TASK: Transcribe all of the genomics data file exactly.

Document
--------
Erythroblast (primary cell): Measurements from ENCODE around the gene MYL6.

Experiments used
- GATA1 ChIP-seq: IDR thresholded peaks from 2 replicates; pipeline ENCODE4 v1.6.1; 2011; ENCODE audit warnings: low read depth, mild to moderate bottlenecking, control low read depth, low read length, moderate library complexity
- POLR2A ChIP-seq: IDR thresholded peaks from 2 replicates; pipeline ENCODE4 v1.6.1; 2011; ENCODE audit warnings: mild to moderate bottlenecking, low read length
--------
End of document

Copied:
Erythroblast (primary cell): Measurements from ENCODE around the gene MYL6.

Experiments used
- GATA1 ChIP-seq: IDR thresholded peaks from 2 replicates; pipeline ENCODE4 v1.6.1; 2011; ENCODE audit warnings: low read depth, mild to moderate bottlenecking, control low read depth, low read length, moderate library complexity
- POLR2A ChIP-seq: IDR thresholded peaks from 2 replicates; pipeline ENCODE4 v1.6.1; 2011; ENCODE audit warnings: mild to moderate bottlenecking, low read length